Ask any behaviourist and they’ll tell you that the true test of any mettle is a crisis. For Krystal Tan and Chervin Chow — the couple behind the Singapore-based boutique travel and lifestyle company Blue Sky Escapes — the past fifteen months have thrown the fragility of their business and industry into stark relief, even as their resolve and financial reserves have been stretched to their limits.
As an investment banking analyst with Lehman Brothers in New York and Singapore in the mid-2000s, Chow lived and worked through the 2008 financial crisis, but even that experience, he says, cannot compare to the challenges of Covid-19 especially now that he has skin in the game as a business operator and employer. “The travel industry reacts very sensitively to the slightest whiff of a crisis and the virus has single-handedly upended the landscape.”
Forbes estimates the pandemic has cost the global travel industry nearly a trillion US dollars; and in a country like Singapore where tourism has accounted for around 4 percent of its GDP, the fall-out has been catastrophic.
But for Tan and Chow, this has been a moment of reckoning, a test of the solidity of the foundation of not just their business model, but also of their relationships as spouses and business partners. “As a travel company specialising in outbound journeys, we’re in one of industries hardest hit by Covid,” says Tan, a London-trained corporate mergers and acquisitions lawyer until she left practice in 2017 to work full-time on Blue Sky Escapes.
In the midst of the pandemic and borders firmly closed, the couple regrouped, assessed their options, kept all their staff on the payroll, and pivoted smartly to creating wellness staycations and retreats, and a series of expert-led, virtual workshops such as morning grounding rituals, conscious eating sessions, and personal growth workshops.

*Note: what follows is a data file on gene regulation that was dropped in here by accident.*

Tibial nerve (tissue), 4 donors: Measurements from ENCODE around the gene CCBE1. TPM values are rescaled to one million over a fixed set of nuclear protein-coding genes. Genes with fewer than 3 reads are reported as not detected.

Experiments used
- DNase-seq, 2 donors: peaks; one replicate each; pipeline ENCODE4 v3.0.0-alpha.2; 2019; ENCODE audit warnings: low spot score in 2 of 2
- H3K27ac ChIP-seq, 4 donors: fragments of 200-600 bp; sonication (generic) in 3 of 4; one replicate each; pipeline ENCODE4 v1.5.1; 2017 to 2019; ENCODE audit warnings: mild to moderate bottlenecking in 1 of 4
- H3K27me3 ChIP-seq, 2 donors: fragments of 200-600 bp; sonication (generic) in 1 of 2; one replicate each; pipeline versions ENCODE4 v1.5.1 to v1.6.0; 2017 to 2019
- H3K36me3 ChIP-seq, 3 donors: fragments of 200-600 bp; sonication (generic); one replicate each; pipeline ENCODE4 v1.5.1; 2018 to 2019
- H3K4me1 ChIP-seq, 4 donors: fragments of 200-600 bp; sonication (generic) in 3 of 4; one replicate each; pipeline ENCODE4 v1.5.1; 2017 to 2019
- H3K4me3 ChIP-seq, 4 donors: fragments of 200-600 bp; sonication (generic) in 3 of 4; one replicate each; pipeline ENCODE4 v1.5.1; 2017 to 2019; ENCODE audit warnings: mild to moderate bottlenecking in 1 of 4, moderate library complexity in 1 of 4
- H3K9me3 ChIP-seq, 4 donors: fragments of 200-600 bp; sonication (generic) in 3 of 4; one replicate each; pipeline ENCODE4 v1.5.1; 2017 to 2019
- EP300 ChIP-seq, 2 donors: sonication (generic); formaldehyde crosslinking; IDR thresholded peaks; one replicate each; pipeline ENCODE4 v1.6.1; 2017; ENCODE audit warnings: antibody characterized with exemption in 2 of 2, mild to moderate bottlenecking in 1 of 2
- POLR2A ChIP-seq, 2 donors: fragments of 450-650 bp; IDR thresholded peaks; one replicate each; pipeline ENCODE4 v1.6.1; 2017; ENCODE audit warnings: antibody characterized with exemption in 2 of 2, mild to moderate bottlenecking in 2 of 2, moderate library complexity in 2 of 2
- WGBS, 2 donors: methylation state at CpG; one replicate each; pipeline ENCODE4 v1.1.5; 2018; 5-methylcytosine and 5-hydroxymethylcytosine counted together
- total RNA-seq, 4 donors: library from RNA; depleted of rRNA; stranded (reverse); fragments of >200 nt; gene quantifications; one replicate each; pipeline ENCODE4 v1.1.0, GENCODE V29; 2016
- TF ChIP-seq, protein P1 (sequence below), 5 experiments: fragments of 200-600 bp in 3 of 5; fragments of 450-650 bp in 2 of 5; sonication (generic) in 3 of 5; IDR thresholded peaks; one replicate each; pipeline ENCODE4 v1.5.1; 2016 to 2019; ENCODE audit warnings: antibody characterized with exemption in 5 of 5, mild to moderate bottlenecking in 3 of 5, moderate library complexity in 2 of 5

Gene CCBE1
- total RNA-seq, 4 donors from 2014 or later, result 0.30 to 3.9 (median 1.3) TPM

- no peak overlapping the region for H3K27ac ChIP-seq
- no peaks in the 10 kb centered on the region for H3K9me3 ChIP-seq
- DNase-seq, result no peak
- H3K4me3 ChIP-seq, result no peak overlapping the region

And now, on the eve of the borders between Hong Kong and Singapore reopening, they find themselves gearing up for a rebound in travel, even if it’s one that will likely be gradual and controlled. We recently caught up with the couple for a sense of what the future holds for them, and for Blue Sky Escapes and the upper end of the travel industry.
How has Covid shaped or changed the original mission of Blue Sky Escapes?
Krystal Tan: I don’t think it really has. We’ve always been inspired by the huge opportunities for personal and spiritual growth that travel can bring. I have experienced the shifts in my own world-views after going on an experiential journey, always emerging with a renewed perspective and clarity. That’s what Blue Sky Escapes stands for as a company — the drive to help travellers step out of their comfort zones and to enrich their sense of selves and unlock extraordinary experiences. The pandemic hasn’t changed that focus. We feel totally aligned channeling our energy into the wellness space. We see it as a chance to help our community unlock journeys into their inner landscapes.
What’s been one of the toughest challenges you’ve faced?
KT: When the pandemic hit, we felt immediately responsible and accountable to our team. We decided not to let go of anyone, even when most, if not all, travel agencies in town were hitting pause, going bust, or downsizing. I think what’s kept us in business has been our culture of curiosity and reflection. We constantly ask ourselves: What experiences deliver an emotional impact? This hunger to explore keeps us agile and drives continuous growth and innovation.
Is the gap in the market that you spotted when you started your company in around 2015 still there, or has it changed?